How to Design Your Dutch Oven

By Karl Westinghouse

It seems that Dutch ovens are eternal in a way, because they have been actively used by people all over the world since the seventeenth century. This means that they have been in use for about four hundred years, much longer than computers, cell phones and other fancy stuff people long for. Dutch ovens are a must for true gourmands, and you are bound to see them among their other cookware. They are perfect, because you won't be tied to your stove if you want to use them on a sunny day. They are suitable for both camping and inside uses.

A long time ago, back in the XVII century both English and Dutch people were making Dutch ovens, however, it seemed that the Dutch were more successful with the manufacturing. Their secret was hidden in the fact that they used dry sand for making the molds, and thanks to this, their ovens' surface was remarkably smoother. A Mr. Abraham Darby packed his things, and went from England to Netherlands to discover their secret, and some time later, designed his own Dutch ovens of cast metal. Ironically, the ovens were called Dutch after the Englishman.

What ever type of Dutch oven you buy, you will have to clean it regularly. This is not something you can skip, and we'll now explain the best way to do it. People have had unpleasant experiences with Dutch ovens they didn't clean regularly, and it affects the food taste. The taste is an even smaller problem than the fact that it is not healthy to eat food from something which is not clean. You'll clean your Dutch oven only once with soap, and that will be the first time.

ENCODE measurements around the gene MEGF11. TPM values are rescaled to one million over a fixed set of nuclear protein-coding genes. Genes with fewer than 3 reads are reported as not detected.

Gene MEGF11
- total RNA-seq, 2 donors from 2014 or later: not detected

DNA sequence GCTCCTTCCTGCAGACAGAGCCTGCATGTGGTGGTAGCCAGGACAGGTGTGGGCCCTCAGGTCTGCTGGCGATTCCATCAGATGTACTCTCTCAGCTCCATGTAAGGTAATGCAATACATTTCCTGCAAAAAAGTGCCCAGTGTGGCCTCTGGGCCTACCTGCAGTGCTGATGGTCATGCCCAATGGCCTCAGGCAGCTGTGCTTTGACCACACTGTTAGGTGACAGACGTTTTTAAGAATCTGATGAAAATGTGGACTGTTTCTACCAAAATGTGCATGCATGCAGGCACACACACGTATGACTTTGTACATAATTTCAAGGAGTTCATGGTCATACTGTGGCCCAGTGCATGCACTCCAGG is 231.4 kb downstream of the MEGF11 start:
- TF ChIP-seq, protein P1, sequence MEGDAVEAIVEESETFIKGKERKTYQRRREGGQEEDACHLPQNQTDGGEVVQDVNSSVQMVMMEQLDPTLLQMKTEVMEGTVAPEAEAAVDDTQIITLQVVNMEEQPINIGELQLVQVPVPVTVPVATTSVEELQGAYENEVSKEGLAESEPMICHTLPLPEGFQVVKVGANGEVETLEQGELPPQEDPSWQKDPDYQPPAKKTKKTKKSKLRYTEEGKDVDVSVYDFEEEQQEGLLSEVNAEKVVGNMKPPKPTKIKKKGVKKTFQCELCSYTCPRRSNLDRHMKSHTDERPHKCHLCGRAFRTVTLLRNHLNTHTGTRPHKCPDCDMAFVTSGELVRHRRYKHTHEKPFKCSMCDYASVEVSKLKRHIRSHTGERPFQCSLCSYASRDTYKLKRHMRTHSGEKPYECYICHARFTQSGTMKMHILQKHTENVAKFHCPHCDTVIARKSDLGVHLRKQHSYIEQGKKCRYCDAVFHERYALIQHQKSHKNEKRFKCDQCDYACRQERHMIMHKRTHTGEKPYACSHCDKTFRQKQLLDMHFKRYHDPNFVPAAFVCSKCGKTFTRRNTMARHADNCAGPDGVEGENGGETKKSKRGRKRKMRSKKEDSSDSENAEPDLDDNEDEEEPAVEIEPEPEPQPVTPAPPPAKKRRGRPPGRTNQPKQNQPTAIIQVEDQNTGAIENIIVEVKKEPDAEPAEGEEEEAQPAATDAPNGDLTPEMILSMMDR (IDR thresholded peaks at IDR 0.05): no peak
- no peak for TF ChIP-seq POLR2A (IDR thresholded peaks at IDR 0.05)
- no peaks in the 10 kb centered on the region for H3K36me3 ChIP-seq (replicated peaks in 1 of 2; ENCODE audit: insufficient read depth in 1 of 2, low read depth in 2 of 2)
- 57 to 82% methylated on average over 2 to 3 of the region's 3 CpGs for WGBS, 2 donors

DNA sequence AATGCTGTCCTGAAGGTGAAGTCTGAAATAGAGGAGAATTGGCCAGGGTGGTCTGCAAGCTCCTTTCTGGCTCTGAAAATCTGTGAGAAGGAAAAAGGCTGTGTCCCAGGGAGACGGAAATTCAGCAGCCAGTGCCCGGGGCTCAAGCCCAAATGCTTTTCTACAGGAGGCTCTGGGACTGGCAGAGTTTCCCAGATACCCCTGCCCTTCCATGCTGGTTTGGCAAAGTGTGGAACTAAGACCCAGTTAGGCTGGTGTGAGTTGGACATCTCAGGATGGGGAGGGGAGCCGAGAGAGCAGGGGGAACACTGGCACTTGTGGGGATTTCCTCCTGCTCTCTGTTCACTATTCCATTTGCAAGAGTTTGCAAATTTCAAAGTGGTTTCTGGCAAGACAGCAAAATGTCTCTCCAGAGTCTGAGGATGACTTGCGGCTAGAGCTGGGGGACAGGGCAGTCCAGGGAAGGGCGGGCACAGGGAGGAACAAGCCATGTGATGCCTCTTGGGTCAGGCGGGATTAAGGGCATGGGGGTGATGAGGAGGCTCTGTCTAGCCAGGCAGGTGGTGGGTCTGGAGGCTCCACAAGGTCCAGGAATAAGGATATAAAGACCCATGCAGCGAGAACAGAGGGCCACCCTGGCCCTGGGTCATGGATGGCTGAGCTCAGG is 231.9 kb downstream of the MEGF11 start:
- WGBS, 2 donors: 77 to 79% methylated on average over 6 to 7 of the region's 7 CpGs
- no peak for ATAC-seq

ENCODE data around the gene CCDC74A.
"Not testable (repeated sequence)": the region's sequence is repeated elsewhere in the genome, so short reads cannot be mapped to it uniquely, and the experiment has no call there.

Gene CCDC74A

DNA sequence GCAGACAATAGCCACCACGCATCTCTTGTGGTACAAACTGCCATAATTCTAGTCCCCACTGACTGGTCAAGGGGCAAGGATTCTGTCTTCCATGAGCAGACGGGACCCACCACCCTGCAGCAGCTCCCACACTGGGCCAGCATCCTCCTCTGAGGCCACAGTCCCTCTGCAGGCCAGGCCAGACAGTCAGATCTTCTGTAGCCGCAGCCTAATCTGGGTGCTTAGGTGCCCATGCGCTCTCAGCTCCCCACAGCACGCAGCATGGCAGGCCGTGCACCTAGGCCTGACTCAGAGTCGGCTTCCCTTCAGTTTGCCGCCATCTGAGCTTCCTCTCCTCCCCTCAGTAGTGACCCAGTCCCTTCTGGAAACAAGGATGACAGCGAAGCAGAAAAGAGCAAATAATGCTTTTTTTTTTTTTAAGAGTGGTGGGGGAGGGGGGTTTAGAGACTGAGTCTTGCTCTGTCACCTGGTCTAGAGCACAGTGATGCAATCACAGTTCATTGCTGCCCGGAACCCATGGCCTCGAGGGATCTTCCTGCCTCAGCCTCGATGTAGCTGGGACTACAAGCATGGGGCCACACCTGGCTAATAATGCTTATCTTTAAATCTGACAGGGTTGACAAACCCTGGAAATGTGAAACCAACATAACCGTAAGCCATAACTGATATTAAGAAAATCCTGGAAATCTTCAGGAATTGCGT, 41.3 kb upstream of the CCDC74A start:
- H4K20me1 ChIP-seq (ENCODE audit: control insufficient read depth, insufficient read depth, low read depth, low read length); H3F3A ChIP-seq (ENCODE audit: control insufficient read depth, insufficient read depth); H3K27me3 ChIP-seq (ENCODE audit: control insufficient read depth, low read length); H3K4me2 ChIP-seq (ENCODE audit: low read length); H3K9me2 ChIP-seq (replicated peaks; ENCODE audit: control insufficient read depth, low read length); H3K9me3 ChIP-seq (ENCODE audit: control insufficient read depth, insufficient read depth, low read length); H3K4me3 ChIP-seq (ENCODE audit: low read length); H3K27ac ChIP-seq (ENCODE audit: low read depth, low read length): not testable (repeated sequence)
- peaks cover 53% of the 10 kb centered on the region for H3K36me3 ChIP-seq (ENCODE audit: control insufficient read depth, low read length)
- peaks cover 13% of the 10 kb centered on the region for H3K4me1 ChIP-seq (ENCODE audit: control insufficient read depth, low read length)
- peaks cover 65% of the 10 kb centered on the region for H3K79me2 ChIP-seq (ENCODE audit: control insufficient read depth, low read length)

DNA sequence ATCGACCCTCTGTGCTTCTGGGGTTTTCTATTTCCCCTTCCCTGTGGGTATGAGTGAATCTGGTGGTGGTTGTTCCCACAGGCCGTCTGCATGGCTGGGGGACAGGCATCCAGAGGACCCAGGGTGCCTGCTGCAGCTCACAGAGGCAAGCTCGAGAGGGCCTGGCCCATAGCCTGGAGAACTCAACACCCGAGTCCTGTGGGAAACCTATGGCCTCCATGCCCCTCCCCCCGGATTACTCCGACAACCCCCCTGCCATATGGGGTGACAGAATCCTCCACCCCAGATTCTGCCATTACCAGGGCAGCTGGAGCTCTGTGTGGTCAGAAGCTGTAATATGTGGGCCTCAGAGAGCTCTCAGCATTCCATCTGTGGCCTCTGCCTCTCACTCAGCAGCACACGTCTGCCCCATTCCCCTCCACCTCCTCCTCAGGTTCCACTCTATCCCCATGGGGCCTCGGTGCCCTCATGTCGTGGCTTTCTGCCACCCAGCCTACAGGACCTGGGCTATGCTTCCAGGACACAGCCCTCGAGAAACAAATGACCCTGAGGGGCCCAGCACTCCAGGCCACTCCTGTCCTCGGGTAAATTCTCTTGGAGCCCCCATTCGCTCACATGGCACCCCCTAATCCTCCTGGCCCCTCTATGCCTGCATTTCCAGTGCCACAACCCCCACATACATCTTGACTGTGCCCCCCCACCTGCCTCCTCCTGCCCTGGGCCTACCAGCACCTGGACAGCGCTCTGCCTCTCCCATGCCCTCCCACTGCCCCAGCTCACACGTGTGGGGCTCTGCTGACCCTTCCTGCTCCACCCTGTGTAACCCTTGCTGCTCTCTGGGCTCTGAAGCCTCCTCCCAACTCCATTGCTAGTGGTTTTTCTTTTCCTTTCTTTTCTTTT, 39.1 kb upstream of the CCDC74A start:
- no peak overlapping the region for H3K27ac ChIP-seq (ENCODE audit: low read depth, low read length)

In America in the nineteenth and twentieth century Dutch ovens became a real treasure, and many interesting Dutch oven stories are tied to this period of American history. Having a Dutch oven was a kind of a status symbol, and in people's wills Dutch ovens were often mentioned in regards of inheriting. George Washington's mother specifically stated in her will what cookware will go to her grandson and what to her granddaughter, and she had quite a few Dutch ovens in her collection.

There is something called seasoned coating, and it is one of the rituals which have to be done with Dutch ovens. Once you properly washed the Dutch oven after the use, you will have to dry it thoroughly. Set the lid a bit askew and place the oven by or over fire. As the material is difficult to properly dry, the fire will dry the rest of the moist you couldn't reach. Don't let the oven sit near the fire for more than 5 minutes. Once it's cooled off, using a paper towel rub in and outside a small amount of vegetable oil (unseasoned). Also using a paper towel, wipe all the extra oil, and leave just a thin film which is a protective layer.

IDOS, International Dutch Oven Society was founded in Utah, and is a non profit company. It gathers people from around the world who are Dutch oven enthusiasts, who exchange recipes, interesting facts, knowledge about various types of Dutch ovens, and their aim is to promote the use and the art of cooking with Dutch ovens.

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